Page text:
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GRO The Shambles IMG 0917
What: Stroud's original market place
Where: GL5 1AP   Between St Laurence's church and the High Street
Then: This was principally the meat market of the town.  
Now: Still the home to a town market held twice a week

The name 'Shambles' means a slaughter-house, and this is where the butchers sold their meat on tables that dropped down from the wall, two of which survive at the south end. In 1742, John Wesley preached here, standing on a butcher's chopping block.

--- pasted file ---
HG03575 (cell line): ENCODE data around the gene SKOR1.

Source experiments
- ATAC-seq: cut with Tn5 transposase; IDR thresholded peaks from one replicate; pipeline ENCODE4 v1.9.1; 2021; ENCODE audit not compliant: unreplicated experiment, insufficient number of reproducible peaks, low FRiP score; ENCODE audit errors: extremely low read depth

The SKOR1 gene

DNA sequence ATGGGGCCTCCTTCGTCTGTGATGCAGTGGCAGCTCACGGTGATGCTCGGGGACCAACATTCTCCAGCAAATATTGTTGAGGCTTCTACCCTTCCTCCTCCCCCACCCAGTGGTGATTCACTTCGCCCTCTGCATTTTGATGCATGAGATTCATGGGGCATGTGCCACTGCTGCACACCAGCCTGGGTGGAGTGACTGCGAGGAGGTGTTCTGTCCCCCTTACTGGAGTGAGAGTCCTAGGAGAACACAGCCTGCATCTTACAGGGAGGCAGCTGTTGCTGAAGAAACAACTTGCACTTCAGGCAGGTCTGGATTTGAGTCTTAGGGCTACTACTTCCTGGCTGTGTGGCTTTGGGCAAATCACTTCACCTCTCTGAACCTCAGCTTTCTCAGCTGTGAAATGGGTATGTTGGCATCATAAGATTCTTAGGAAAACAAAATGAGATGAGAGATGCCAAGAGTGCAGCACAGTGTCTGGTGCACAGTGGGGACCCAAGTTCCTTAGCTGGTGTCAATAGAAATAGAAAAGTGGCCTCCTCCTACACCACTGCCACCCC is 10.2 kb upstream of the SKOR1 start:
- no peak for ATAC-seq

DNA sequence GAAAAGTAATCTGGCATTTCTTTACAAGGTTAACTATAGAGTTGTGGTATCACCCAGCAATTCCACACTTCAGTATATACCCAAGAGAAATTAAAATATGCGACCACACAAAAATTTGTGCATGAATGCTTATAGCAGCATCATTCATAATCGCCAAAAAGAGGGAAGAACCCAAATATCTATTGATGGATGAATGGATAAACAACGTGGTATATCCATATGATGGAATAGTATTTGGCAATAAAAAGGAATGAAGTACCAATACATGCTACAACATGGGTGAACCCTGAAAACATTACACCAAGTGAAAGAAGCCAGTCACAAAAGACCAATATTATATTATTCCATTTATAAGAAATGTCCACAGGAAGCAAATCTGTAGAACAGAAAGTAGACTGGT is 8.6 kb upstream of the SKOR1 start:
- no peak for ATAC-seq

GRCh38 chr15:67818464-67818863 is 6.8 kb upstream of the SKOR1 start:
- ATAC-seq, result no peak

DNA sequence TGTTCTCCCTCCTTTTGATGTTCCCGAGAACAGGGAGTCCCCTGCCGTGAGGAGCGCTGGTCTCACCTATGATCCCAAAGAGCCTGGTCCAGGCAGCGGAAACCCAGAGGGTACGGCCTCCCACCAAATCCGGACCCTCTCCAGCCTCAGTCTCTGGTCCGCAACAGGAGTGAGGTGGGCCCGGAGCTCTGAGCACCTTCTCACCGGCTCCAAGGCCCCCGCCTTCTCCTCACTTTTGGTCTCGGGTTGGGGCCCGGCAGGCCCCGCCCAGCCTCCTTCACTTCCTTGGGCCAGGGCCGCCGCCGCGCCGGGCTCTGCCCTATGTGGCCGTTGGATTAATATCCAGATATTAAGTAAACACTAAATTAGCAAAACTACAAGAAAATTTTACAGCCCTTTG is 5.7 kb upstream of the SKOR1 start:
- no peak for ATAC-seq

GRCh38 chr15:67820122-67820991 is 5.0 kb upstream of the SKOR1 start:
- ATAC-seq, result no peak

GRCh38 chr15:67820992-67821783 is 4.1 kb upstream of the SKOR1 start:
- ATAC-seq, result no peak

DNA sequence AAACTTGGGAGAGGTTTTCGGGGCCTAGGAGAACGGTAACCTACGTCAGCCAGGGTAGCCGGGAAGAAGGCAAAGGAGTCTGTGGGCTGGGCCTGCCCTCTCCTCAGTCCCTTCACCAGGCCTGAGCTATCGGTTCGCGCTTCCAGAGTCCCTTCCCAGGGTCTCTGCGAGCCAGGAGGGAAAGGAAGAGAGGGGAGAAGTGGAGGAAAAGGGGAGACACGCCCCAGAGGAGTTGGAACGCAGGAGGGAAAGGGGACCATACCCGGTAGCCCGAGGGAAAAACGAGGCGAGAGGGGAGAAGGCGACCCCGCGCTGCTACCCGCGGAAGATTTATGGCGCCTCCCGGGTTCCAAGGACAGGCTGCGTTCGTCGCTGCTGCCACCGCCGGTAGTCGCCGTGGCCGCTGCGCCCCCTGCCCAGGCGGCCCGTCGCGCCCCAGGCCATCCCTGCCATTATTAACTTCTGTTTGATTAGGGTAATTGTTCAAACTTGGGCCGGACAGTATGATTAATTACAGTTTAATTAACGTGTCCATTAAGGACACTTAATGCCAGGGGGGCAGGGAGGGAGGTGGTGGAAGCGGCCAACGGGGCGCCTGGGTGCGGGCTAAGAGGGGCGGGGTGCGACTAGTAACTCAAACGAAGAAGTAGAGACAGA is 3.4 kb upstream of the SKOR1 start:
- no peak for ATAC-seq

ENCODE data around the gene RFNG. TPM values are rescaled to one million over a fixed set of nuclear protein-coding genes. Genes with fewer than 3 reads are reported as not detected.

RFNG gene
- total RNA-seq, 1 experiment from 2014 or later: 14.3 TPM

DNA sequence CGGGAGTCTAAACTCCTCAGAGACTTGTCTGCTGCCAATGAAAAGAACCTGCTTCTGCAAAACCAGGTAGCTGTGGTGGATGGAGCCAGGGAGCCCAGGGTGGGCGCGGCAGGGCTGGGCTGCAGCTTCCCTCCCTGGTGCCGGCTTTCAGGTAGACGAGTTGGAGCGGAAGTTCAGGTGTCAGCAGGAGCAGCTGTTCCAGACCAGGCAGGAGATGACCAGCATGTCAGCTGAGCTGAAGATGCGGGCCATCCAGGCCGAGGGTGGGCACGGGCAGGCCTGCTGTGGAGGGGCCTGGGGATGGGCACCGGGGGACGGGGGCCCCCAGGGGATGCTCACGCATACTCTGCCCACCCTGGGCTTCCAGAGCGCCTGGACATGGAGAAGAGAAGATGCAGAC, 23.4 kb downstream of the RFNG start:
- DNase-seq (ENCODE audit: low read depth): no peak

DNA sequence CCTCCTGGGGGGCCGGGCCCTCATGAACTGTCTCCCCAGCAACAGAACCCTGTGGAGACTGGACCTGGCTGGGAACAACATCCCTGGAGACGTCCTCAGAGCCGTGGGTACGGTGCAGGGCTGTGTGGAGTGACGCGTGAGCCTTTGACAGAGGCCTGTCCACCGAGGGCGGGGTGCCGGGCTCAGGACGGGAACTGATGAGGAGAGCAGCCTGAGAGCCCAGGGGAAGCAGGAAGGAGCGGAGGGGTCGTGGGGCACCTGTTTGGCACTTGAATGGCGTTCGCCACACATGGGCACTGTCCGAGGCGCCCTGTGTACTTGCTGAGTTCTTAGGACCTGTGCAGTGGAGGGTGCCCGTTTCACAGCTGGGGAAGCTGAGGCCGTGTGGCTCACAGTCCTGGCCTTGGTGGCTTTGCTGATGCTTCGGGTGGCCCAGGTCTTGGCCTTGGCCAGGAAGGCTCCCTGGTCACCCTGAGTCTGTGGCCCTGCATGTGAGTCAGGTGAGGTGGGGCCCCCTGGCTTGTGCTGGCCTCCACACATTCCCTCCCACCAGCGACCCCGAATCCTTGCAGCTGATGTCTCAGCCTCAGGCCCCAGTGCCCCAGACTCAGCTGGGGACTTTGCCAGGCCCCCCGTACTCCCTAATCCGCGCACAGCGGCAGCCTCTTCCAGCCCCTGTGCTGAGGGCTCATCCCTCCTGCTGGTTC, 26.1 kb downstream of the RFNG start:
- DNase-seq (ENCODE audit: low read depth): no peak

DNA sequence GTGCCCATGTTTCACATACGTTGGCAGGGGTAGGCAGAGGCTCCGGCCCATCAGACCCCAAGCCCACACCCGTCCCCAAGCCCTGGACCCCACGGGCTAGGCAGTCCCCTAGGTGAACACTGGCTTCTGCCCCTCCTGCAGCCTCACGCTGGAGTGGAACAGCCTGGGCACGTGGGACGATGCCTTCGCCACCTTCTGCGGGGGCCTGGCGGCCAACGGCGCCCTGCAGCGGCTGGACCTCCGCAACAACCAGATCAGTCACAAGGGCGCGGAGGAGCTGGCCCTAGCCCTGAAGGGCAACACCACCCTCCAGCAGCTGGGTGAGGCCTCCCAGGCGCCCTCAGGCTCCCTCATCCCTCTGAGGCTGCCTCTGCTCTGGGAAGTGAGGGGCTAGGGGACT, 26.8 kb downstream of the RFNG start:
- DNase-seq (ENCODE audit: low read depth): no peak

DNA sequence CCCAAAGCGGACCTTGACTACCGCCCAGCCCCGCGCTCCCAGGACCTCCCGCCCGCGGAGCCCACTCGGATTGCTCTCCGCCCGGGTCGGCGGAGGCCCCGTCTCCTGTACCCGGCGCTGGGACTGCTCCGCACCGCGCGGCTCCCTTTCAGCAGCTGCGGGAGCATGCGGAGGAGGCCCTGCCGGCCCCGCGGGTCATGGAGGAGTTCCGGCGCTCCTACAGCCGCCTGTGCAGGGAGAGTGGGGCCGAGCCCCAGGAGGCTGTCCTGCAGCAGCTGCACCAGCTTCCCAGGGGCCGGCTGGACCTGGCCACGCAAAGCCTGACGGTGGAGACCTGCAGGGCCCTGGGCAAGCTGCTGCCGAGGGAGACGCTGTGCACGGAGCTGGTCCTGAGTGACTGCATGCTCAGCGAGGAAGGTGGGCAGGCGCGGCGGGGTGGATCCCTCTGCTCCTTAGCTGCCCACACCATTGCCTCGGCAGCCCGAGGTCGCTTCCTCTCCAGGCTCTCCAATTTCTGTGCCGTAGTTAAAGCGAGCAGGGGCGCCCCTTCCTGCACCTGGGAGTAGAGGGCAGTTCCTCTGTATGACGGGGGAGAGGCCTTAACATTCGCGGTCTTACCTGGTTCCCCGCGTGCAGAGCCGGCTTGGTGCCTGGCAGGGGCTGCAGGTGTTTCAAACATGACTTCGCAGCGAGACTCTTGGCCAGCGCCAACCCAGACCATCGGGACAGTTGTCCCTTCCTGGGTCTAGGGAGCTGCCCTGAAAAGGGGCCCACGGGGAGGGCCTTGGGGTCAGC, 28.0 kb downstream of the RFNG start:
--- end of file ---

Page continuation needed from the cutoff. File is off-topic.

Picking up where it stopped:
On the west side is the Church Hall, which was originally the town’s Corn Exchange, built in 1867. It was rebuilt as the Church Institute in 1930. The Corn Exchange Inn was also on this side.

The site was originally occupied by John of Pridie and was known as Pridie's Hay or Pridie's Hay Acre. He gave it to the inhabitants of Stroud, and it is now administered by the town feoffees.

From January 2016, this website is managed by Stroud Local History Society

Revised 2018 EMW